"The more of us, the merrier. We're not competitors. We want to help each other," Mark Hatfield, of Hatfield and McCoy Distillery, said.
Phil Holcomb, of Chestnut Ridge Winery, even said he has plans to get a small bus service started.
"I'm purchasing a 10 to 15 passenger vans and will start at one of the bed-and-breakfasts and plan to visit the vineyards," Holcomb said. He plans to develop food and wine packages for the tours.
Holcomb's neighbor and Vu ja de Vineyards winemaker Bryan George has described the region of the state as a "mini Napa Valley," due to the close proximity of three vineyards — Vu ja de, Chestnut Ridge and Roane Vineyards — and with Hatfield's farm winery and distillery soon to open nearby.
There are plenty of concerns to be addressed still — including the lack of road signs for the vineyards.
"North Carolina and Virginia have really nice road signs with a standard logo and the name of the winery closest to the exit," said Anna-Neale Taylor. She and her husband, Paul Taylor, own Roane Vineyards.
Teresa Halloran, a marketing specialist with the Department of Agriculture, has visited several winery, distillery and brewery trails in surrounding states.
"Keeping everyone unique is the key to this trail's success, and I think that everyone can offer a unique experience at each location," Halloran said.
She also pointed out that U.S. wine production and consumption is at an all-time high. According to theBeverage Information and Insights Group's 2014 Wine Handbook, the wine category increased 1.9 percent to 325.4 million 9-liter cases of wine consumed in the U.S. last year.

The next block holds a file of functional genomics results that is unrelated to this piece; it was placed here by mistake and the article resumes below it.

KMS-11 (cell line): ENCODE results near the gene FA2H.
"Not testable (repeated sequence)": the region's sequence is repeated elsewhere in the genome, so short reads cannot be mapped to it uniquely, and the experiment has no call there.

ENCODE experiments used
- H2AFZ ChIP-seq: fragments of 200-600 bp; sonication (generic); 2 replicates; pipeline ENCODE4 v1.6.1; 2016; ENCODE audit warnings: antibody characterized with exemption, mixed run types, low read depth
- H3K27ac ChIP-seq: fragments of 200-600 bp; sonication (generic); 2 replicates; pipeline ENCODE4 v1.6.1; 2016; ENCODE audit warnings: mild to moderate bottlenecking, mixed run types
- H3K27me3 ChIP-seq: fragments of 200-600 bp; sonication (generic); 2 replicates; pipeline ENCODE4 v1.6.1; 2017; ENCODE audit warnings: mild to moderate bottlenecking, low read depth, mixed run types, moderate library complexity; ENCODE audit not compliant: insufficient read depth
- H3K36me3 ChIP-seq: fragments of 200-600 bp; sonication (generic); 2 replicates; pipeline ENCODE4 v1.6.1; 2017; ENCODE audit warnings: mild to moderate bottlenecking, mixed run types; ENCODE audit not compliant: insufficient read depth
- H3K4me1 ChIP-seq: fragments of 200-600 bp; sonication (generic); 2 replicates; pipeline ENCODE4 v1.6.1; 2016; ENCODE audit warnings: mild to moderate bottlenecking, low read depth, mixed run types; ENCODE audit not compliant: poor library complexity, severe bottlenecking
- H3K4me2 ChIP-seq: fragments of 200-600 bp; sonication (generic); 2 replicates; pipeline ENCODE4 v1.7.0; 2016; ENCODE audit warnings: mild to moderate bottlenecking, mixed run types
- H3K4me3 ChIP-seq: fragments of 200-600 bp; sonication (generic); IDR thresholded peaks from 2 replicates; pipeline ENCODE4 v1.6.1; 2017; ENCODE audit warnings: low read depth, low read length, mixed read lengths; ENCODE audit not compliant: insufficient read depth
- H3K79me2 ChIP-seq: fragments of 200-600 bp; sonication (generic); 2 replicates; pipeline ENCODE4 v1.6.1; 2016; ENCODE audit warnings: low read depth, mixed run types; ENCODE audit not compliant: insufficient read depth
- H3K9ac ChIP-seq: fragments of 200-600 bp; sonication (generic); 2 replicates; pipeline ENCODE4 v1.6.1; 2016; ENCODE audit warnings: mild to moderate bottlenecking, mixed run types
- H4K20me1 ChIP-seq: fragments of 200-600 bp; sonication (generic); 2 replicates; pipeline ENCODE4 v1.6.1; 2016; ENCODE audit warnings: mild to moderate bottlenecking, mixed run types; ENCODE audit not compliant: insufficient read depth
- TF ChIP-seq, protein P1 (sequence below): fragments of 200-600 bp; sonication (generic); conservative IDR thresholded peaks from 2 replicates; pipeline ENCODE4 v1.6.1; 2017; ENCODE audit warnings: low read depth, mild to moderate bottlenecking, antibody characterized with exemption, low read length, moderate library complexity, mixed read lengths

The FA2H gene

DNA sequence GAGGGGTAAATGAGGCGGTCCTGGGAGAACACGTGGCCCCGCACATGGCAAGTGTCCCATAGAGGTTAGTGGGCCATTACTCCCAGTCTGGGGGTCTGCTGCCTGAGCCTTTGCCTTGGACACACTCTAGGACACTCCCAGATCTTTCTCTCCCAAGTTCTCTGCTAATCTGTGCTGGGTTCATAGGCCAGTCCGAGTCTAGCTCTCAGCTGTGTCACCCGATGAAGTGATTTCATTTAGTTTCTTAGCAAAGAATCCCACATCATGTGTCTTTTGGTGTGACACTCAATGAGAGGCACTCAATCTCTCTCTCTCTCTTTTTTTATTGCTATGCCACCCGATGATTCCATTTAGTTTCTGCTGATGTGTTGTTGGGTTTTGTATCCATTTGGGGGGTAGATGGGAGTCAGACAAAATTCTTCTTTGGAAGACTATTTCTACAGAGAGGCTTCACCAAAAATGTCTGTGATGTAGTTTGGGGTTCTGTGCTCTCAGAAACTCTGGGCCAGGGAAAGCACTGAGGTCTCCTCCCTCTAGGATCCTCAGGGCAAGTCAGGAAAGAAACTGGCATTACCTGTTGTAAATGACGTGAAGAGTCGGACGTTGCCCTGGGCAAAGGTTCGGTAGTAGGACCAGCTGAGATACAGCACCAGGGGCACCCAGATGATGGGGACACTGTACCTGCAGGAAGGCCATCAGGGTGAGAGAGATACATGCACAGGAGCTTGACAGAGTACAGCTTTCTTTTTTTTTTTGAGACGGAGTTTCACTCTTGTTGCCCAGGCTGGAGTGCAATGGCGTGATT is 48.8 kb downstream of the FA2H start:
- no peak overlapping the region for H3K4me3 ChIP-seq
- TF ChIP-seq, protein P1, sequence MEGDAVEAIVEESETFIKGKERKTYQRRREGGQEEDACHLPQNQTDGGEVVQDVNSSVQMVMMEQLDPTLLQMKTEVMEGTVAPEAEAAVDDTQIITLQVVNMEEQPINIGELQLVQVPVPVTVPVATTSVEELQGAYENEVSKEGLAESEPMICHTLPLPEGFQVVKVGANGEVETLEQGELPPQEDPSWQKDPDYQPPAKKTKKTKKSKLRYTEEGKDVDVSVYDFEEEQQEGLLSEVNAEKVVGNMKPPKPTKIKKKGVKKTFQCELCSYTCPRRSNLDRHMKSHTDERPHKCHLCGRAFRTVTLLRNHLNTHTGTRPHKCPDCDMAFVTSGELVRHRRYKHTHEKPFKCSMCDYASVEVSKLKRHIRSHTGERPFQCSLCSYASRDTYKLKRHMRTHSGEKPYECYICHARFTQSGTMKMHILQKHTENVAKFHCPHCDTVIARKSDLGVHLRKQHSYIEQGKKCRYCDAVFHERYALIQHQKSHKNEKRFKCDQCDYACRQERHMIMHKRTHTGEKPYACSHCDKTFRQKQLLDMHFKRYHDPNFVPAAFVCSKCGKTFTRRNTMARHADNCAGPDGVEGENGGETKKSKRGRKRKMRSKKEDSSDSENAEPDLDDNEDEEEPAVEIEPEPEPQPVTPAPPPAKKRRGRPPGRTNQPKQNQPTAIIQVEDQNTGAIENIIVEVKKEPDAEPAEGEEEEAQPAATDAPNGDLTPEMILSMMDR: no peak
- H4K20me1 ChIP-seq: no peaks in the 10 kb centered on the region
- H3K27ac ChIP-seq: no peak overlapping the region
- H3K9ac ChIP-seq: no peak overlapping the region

John Brown, former commerce commissioner under Gov. Gaston Caperton and writer of the Gazette-Mail's "Vines & Vittles" column, said the formation of wine trails in the state is a winner for West Virginia in multiple ways. "When I was commerce commissioner, we worked hard to develop hiking and mountain-biking trails throughout the state, as well as other trails.
"Linking those with wineries would be an excellent idea. It will help the whole tourism experience," Brown said.
He said his involvement with the state's farm wineries began long ago. Brown helped plant the first farm vineyard in 1977 at Fisher Ridge Wine Co. in Putnam County with Wilson Ward and Andy McQueen.
"With the trail systems and state parks we have right now, we could link these so easily. The state basically sells itself when people drive through it and they are looking for tourism opportunities. I think a wine trail would be wonderful," he said.
Brown described visiting Italy and how that country's entire economy is helped by wine tours.
"Wine is such a great thing to pull people together. I view wine as a food. It enhances the meal and the overall experience, as well as the ambiance of civilization, something that is sometimes missing in our modern life," Brown said.
While efforts in the western region of the state are well underway, vineyard owners and distillers elsewhere in West Virginia are also eager to establish trails in their areas. Many are hoping by the time their grapes are ready to harvest next season, there will be a new crop of tourists to fill their tasting rooms.